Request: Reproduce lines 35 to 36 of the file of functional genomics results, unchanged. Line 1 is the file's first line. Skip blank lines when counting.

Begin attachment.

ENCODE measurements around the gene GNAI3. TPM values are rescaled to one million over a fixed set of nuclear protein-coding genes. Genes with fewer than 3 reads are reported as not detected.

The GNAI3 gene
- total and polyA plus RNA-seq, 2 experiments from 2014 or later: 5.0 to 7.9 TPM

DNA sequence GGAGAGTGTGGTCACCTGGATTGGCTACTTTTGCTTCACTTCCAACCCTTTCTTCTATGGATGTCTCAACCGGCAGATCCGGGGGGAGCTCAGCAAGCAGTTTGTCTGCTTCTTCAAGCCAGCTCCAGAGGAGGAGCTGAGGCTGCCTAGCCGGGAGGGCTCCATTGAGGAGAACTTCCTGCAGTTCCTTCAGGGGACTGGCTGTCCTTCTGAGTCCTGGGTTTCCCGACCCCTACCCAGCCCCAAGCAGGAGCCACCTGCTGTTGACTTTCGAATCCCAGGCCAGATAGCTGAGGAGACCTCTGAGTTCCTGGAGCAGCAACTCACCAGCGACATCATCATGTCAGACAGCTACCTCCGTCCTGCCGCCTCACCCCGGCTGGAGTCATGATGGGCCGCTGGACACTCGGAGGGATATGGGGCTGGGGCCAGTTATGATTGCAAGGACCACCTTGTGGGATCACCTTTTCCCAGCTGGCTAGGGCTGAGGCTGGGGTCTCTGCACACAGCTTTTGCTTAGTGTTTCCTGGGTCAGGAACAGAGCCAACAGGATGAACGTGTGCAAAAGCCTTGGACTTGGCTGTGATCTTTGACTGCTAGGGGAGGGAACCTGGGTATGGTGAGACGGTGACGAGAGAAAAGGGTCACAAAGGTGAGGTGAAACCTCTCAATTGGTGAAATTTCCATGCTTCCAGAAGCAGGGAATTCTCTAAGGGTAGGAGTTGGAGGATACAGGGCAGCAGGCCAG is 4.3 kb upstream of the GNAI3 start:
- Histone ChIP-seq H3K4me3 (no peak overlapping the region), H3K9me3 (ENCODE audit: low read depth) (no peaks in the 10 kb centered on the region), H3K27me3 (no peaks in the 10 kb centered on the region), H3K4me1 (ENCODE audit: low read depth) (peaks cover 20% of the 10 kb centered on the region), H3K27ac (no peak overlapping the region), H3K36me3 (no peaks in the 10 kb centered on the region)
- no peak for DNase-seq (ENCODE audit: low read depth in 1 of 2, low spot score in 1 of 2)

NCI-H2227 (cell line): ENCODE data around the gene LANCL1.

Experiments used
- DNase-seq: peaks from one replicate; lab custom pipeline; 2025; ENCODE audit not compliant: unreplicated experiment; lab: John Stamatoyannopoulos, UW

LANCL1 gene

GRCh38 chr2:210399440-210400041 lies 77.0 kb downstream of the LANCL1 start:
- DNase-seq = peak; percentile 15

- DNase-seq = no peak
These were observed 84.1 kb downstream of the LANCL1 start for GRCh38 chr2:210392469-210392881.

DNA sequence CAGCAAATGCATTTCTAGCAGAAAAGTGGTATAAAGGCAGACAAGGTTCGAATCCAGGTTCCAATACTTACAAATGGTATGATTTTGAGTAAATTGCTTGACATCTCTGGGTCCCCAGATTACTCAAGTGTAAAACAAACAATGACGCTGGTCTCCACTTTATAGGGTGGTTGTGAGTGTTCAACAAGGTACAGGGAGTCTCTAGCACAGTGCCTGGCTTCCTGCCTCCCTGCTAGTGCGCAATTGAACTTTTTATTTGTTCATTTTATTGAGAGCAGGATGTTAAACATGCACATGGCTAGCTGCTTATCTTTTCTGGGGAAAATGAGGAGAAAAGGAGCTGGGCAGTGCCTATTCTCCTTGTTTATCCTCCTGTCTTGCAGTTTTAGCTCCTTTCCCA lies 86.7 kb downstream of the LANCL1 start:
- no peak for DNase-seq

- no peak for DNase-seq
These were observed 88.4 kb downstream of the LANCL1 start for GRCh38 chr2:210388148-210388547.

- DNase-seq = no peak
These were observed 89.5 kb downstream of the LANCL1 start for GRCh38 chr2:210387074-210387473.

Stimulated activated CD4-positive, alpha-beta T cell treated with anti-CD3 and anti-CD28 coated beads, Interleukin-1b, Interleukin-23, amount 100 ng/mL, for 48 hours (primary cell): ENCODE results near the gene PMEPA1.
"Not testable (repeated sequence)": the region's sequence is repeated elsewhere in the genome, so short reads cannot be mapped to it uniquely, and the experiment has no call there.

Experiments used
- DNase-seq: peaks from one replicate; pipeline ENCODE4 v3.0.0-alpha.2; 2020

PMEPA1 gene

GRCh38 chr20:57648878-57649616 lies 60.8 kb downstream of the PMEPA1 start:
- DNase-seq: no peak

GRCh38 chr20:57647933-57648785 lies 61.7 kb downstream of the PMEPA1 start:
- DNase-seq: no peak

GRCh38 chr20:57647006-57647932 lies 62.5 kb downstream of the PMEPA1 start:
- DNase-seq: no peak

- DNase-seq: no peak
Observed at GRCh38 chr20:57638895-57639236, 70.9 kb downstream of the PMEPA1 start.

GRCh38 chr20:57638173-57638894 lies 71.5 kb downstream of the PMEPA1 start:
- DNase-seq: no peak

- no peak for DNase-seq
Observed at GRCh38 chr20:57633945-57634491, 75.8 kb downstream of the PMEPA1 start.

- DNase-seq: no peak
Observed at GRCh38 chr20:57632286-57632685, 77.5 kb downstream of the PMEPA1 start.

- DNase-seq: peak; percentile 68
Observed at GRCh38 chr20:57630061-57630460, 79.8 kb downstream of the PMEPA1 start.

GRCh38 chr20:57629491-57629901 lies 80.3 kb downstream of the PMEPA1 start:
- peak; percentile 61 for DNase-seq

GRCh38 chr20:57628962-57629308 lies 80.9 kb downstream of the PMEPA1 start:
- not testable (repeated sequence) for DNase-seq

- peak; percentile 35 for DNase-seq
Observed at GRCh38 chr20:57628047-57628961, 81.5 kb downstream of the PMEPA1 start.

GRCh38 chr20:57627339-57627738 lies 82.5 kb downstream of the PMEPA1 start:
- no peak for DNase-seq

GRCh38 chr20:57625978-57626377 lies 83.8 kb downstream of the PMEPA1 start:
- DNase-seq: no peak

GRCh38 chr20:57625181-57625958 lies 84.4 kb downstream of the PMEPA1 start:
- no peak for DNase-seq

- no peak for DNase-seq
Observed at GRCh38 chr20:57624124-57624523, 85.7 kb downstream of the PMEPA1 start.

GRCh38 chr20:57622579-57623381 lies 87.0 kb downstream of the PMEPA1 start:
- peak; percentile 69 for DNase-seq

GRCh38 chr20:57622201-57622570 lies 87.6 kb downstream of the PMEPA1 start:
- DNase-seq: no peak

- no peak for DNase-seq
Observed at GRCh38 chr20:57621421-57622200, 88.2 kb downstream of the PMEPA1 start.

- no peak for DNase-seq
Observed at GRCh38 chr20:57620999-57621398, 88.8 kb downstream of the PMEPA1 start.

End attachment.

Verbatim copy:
- DNase-seq: no peak

- no peak for DNase-seq